Qualcomm decides not to split up after strategic review

Following a five-month review of its corporate and financial structure, mobile chip giant Qualcomm has decided to persist with the current model rather than split the company up.

Scott Bicheno

December 15, 2015

3 Min Read
Qualcomm decides not to split up after strategic review

Following a five-month review of its corporate and financial structure, mobile chip giant Qualcomm has decided to persist with the current model rather than split the company up.

The review was prompted by a downturn in financial fortunes coinciding with the loss of one of Qualcomm’s biggest chip deals – the flagship Samsung smartphones. Back in July of this year Qualcomm reported a 14% decline in revenue and a 47% drop in net income, which led to the announcement of 4,500 job cuts and the start of this review.

One of the more severe measures being considered was to split the company – HP style – in to the Snapdragon chip unit and the wireless technology licensing business. However the review concluded that the current set up has sufficient benefits and, inevitably, synergies to justify keeping it intact.

“The strategic benefits of the current structure will best fuel Qualcomm’s growth as we move through the upcoming technology transitions and extend our technologies into new user experiences, services and industries,” said Steve Mollenkopf, CEO of Qualcomm.

“The strategic benefits and synergies of our model are not replicable through alternative structures. We therefore believe the current structure is the best way to execute on our strategy to build on our position in the ecosystem and deliver enhanced performance and returns. Looking ahead, we have a focused plan in place that we believe will drive growth and we are off to a good start implementing that plan.”

Here’s what Qualcomm reckons its does well, and would do less well if it changed the current structure. QCT is mainly the Snapdragon stuff and QTL is the licensing bit:

  • Enhanced Technology/IP creation – QCT research and development (R&D) drives a substantial portion of Qualcomm’s innovative technology that is licensed by QTL, and corporate R&D drives early technology leadership, benefiting QCT product sales.

  • Enhanced Adoption of New Technology/IP – The chipset business facilitates early and broad adoption of the Company’s new technology and intellectual property (IP), encouraging adoption of such technology/IP across the global mobile ecosystem and new industries.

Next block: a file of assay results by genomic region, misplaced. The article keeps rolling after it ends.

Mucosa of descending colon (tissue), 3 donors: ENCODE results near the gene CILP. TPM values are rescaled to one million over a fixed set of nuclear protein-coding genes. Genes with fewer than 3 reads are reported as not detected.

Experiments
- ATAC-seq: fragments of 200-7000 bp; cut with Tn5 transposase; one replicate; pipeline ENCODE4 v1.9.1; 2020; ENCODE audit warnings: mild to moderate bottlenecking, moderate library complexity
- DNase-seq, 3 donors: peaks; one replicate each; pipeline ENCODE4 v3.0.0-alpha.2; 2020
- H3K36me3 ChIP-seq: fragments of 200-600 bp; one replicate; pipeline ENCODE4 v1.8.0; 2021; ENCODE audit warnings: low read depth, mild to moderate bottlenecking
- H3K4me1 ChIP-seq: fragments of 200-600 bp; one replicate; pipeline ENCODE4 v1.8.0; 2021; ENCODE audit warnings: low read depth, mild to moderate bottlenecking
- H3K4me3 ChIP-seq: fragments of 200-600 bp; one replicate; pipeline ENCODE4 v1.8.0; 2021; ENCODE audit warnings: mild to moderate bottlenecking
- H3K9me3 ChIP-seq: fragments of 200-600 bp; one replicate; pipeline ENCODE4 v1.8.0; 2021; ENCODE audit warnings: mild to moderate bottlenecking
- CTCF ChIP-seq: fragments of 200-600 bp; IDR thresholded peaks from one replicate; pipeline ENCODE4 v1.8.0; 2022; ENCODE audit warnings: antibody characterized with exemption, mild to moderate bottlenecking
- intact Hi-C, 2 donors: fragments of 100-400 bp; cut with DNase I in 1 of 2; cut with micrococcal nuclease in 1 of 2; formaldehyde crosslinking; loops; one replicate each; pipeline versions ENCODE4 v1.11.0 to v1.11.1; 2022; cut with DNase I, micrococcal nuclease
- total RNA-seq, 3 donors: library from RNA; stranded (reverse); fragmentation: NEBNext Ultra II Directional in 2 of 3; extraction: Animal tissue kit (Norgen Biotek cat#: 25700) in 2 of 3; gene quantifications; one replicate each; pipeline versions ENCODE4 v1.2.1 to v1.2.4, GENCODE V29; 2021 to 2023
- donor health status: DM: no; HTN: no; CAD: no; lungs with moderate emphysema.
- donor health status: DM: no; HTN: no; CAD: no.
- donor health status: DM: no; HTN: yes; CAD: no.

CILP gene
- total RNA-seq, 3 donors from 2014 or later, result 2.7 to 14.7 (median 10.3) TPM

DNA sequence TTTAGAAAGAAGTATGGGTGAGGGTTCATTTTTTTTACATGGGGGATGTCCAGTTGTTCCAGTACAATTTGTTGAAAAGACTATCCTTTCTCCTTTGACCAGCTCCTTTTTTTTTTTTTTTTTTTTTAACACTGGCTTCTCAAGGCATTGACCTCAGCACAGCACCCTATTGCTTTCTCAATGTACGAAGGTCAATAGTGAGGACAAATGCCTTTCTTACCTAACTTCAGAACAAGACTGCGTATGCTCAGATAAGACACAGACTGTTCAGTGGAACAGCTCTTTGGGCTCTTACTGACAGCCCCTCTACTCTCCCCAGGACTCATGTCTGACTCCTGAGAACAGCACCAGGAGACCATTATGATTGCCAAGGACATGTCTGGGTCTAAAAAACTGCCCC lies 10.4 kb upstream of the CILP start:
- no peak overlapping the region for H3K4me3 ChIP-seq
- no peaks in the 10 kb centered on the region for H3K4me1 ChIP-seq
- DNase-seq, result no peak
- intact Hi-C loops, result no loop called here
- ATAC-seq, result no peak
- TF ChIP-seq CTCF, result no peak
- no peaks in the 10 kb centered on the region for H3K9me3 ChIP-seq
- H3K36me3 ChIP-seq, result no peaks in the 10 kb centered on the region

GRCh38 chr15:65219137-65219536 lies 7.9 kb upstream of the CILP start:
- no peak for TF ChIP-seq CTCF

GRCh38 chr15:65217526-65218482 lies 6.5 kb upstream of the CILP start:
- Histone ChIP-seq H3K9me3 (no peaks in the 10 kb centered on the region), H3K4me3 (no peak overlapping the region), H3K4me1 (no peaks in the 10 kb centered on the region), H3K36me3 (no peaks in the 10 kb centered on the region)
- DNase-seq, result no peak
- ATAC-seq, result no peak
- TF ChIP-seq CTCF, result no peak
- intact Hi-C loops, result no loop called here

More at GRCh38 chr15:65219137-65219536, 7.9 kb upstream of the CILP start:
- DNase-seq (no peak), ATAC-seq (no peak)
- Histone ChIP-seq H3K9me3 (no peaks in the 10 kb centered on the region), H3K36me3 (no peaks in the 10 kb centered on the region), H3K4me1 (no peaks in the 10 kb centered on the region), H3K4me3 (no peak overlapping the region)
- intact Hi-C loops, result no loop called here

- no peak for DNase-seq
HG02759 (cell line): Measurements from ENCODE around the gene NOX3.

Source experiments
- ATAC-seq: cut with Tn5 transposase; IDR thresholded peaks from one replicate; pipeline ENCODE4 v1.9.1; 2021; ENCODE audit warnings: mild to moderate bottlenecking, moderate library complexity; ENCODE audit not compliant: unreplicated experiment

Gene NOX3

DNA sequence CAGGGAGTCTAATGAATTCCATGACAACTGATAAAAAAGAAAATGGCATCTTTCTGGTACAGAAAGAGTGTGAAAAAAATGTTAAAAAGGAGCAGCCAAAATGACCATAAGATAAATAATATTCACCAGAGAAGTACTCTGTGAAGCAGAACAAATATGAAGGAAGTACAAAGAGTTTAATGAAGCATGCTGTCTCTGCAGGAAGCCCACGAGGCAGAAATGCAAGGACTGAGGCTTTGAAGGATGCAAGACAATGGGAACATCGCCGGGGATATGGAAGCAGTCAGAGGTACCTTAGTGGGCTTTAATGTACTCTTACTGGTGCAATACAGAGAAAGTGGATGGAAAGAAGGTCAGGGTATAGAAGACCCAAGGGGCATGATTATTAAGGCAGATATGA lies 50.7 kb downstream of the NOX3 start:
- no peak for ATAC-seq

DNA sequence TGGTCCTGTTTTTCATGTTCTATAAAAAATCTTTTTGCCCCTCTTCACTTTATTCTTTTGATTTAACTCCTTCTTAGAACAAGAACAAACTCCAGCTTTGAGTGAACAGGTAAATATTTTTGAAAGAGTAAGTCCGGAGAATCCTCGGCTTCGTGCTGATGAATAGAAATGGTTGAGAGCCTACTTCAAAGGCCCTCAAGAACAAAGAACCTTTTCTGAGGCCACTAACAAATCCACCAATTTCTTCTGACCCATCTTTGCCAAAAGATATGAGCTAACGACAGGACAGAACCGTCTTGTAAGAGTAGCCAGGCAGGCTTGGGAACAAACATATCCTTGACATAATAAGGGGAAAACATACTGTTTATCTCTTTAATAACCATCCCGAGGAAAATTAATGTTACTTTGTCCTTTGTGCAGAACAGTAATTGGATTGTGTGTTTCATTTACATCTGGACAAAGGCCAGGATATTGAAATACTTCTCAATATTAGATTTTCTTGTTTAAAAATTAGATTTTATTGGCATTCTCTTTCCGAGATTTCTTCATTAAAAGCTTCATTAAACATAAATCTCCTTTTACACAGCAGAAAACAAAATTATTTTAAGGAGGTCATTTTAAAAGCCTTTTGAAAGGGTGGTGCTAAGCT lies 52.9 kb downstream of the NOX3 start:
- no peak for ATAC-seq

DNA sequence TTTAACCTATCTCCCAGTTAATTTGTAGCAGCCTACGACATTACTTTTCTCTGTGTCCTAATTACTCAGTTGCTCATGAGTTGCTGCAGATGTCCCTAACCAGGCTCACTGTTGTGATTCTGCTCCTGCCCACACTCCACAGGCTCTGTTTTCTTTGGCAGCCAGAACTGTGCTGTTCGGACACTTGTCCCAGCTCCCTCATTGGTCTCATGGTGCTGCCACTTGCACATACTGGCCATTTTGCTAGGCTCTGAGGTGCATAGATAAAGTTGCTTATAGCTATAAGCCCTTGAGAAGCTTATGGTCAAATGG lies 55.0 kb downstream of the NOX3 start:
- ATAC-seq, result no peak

• Earlier to market with leading-edge products – Qualcomm invests in fundamental R&D, driving, among other things, improvements in network performance, reductions in network costs, enhanced user experience and improved mobile computing. These innovations provide high value to global operators, device OEMs, consumers and applications and services companies.

  • Enhanced role with standards bodies and customers – The combination of Qualcomm’s leading technology innovations and global semiconductor product reach enables the Company to work more effectively within standards bodies and with major ecosystem partners to develop and drive new technology and deliver chipset products to customers operating at global scale.

  • Attractive financial returns – The combined model has an efficient capital structure and drives strong cash flow from Qualcomm’s technology investments, enabling Qualcomm to invest in profitable growth opportunities alongside its significant stockholder capital return program.

  • Cost and tax synergies – Qualcomm realizes significant annual cost savings in R&D and, to a lesser extent SG&A expenses, as well as tax synergies from not having to operate two separate companies.

  • Pro-competitive model benefits wireless industry and consumers – Qualcomm is an important enabler to the wireless industry, acting as a strong partner to carriers, OEMs and software and applications providers, and is a key supporter of a dynamic and competitive wireless industry.

As a further vindication of this strategy Qualcomm also revealed that the current quarter is set to better than previously guided thanks to a robust 3G/4G device market and the cost-cutting measures already underway. The overall message is that Qualcomm thinks it can get things back on track without having to do anything too drastic.

About the Author(s)

Scott Bicheno

As the Editorial Director of Telecoms.com, Scott oversees all editorial activity on the site and also manages the Telecoms.com Intelligence arm, which focuses on analysis and bespoke content.
Scott has been covering the mobile phone and broader technology industries for over ten years. Prior to Telecoms.com Scott was the primary smartphone specialist at industry analyst Strategy Analytics’. Before that Scott was a technology journalist, covering the PC and telecoms sectors from a business perspective.
Follow him @scottbicheno

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